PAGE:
So, if you use these basic simple codes right here, and you have the case fee, whether it’s $2500, $3000, $3500.  Whatever the fee is, if you have your diagnostic information and all the codes associated with your medical billing, you use straight codes here, and you collect up front. Tell the patient you don’t know what the reimbursement is, but, based on the information that you have gathered, they have a percentage back.  Bingo, you’ve collected your total fee.  You submit it.  The checks come back.  They’ll come to you or the patient depending on how it’s in-network or out-of-network.  When they come to you, hand them a reimbursement and be done with it.

Every Thursday afternoon, I usually write anywhere from one to five, six, seven reimbursement checks from the medical side of it, and I’d much rather do that than go through the hassle of continually building each one of the codes.

What’s next?  Filing the paperwork. You’ve got everything from EOBs to electronic filing to status checks for claims to denials and appeals to peer reviews.  I mean it’s exhausting.  Here’s that CMS 1500 if you’re not familiar with.  My software spits that out.

I’m going to run through these really quickly as far as the 1500 because I see we’re getting a little tied up on time, but filling out the form, make sure that you always have the diagnosis codes listed in order of importance. For example, it’s OSA.  Diagnosis of the OSA, that’s going to always provide medical necessity.  Always make sure that you list your CPT codes ranging from the most expensive all the way down.  Make sure you complete all the fields on the forms and make sure you stay inside the lines because they’ll look for any reason to kick you out.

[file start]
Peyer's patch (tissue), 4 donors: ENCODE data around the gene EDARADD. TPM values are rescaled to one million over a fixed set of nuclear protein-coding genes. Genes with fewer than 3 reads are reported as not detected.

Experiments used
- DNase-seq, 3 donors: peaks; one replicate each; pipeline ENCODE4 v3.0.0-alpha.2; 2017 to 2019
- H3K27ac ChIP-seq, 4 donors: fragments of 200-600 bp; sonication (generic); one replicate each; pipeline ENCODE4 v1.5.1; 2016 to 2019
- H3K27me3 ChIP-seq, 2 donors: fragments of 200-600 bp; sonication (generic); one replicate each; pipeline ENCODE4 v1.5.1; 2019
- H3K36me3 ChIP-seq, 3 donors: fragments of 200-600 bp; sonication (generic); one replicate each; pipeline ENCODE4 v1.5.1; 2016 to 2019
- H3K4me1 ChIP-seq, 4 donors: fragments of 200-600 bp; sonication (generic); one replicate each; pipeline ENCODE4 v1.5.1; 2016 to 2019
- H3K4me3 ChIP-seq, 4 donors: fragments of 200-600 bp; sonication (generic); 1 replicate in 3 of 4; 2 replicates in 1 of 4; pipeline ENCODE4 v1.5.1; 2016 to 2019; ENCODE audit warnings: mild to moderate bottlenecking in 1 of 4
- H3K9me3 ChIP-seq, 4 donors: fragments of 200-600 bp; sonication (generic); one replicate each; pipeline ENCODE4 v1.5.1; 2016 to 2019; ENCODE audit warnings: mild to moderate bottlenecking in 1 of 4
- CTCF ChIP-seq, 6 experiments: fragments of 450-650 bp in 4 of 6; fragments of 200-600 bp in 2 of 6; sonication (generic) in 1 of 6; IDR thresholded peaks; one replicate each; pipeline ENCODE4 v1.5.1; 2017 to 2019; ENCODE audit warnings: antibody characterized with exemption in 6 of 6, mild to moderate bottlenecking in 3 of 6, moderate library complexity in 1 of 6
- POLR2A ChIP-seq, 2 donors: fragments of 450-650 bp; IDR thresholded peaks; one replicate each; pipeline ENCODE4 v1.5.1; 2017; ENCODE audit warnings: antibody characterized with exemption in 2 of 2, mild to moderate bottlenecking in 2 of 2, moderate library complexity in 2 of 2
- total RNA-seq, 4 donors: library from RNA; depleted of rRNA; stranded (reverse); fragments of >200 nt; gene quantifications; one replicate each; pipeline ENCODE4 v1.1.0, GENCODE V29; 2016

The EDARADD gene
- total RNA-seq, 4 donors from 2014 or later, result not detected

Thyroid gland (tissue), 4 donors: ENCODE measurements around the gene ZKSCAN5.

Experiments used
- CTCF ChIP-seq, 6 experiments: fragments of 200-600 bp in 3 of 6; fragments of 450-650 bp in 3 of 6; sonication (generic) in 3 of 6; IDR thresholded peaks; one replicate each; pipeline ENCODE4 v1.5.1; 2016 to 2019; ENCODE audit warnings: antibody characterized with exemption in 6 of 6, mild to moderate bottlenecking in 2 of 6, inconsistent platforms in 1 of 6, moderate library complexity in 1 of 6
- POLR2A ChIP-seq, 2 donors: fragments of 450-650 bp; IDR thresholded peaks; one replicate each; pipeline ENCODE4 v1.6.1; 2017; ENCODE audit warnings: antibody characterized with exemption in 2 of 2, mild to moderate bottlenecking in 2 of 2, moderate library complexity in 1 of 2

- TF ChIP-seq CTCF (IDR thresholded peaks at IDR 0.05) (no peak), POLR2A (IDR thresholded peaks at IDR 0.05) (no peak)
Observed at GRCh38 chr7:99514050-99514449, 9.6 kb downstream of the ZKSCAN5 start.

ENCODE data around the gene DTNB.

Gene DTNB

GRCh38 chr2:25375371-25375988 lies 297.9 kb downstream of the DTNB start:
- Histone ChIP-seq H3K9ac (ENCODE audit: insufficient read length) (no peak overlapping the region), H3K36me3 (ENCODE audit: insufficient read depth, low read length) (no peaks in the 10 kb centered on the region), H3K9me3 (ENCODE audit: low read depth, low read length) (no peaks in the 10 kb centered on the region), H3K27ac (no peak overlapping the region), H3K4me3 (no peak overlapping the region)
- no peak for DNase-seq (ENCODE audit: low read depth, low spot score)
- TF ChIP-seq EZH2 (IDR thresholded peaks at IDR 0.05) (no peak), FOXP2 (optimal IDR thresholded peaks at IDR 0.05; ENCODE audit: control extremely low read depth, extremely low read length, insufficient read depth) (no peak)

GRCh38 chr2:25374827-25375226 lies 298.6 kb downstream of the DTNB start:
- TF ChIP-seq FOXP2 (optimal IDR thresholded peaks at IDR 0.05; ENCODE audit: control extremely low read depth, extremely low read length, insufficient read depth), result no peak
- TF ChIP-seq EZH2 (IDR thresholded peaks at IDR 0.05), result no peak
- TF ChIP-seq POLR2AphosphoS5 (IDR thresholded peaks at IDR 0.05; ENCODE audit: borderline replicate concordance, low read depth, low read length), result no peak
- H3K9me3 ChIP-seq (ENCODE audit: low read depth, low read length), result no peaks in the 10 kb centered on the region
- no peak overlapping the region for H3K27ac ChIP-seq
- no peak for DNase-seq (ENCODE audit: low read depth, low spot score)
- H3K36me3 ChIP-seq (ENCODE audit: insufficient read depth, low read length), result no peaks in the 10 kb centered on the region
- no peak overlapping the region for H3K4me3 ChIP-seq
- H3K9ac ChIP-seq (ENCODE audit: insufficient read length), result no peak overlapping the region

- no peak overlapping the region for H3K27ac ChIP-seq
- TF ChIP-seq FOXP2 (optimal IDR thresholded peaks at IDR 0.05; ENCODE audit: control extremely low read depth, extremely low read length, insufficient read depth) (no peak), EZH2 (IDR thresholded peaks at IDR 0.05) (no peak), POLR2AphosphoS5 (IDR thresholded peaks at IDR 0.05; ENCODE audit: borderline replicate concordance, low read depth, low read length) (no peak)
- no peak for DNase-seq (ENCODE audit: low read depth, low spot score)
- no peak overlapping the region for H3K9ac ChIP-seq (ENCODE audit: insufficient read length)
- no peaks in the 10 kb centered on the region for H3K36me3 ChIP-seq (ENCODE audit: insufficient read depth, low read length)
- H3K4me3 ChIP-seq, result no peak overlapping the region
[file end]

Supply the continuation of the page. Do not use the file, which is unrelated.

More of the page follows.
The first 13 boxes is basically patient information; 14 and 15 is when the symptoms occur.  Box 17 is your referring physician, and guess what?  Boxes are going to have sub-boxes so they’re going to want stuff like NPI numbers for your physicians.  For additional notes, CPAP intolerance.  By the way, with the sheet that you get those forms, the directions, you can go online, and they’ll tell you what these boxes are for and what to fill in each one of them.

Box 22 is for Medicaid only.  Box 23 is your pre-authorization number and so forth, dates of service, places of services.  You usually won’t need that one.  You’ll list your CPT codes, your diagnostic codes, charges for each code, list of the units, your NPI number, your TIN number, optional.  If you want to accept your insurance assignment, you say “yes” or “no” there.  Charges for record.  Again, these codes just go on and on and on.  They go in all these boxes.  The total for the claim, that’s really important for you guys to know, and your signature. Then, the last part of it is going to be the location in which your services took place and the name and so forth.